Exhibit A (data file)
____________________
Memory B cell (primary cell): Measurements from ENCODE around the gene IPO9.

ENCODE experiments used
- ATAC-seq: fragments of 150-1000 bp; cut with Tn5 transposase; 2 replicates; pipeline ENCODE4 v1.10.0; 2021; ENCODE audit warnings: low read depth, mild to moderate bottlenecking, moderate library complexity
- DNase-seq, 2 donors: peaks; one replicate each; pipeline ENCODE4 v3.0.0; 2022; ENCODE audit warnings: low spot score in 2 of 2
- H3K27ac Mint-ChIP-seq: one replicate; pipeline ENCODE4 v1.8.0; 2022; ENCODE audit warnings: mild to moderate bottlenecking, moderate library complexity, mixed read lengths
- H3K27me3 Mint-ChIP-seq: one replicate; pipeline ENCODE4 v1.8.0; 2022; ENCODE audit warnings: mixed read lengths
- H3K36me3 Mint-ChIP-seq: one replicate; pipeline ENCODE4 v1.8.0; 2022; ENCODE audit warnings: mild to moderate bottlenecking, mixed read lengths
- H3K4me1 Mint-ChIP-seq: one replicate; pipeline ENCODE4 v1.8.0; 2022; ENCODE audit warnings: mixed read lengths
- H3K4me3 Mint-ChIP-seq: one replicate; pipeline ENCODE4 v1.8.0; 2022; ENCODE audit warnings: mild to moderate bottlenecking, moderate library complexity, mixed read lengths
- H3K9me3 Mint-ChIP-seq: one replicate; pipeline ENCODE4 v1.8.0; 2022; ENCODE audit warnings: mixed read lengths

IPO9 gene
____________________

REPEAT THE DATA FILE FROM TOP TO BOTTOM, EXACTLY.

Memory B cell (primary cell): Measurements from ENCODE around the gene IPO9.

ENCODE experiments used
- ATAC-seq: fragments of 150-1000 bp; cut with Tn5 transposase; 2 replicates; pipeline ENCODE4 v1.10.0; 2021; ENCODE audit warnings: low read depth, mild to moderate bottlenecking, moderate library complexity
- DNase-seq, 2 donors: peaks; one replicate each; pipeline ENCODE4 v3.0.0; 2022; ENCODE audit warnings: low spot score in 2 of 2
- H3K27ac Mint-ChIP-seq: one replicate; pipeline ENCODE4 v1.8.0; 2022; ENCODE audit warnings: mild to moderate bottlenecking, moderate library complexity, mixed read lengths
- H3K27me3 Mint-ChIP-seq: one replicate; pipeline ENCODE4 v1.8.0; 2022; ENCODE audit warnings: mixed read lengths
- H3K36me3 Mint-ChIP-seq: one replicate; pipeline ENCODE4 v1.8.0; 2022; ENCODE audit warnings: mild to moderate bottlenecking, mixed read lengths
- H3K4me1 Mint-ChIP-seq: one replicate; pipeline ENCODE4 v1.8.0; 2022; ENCODE audit warnings: mixed read lengths
- H3K4me3 Mint-ChIP-seq: one replicate; pipeline ENCODE4 v1.8.0; 2022; ENCODE audit warnings: mild to moderate bottlenecking, moderate library complexity, mixed read lengths
- H3K9me3 Mint-ChIP-seq: one replicate; pipeline ENCODE4 v1.8.0; 2022; ENCODE audit warnings: mixed read lengths

IPO9 gene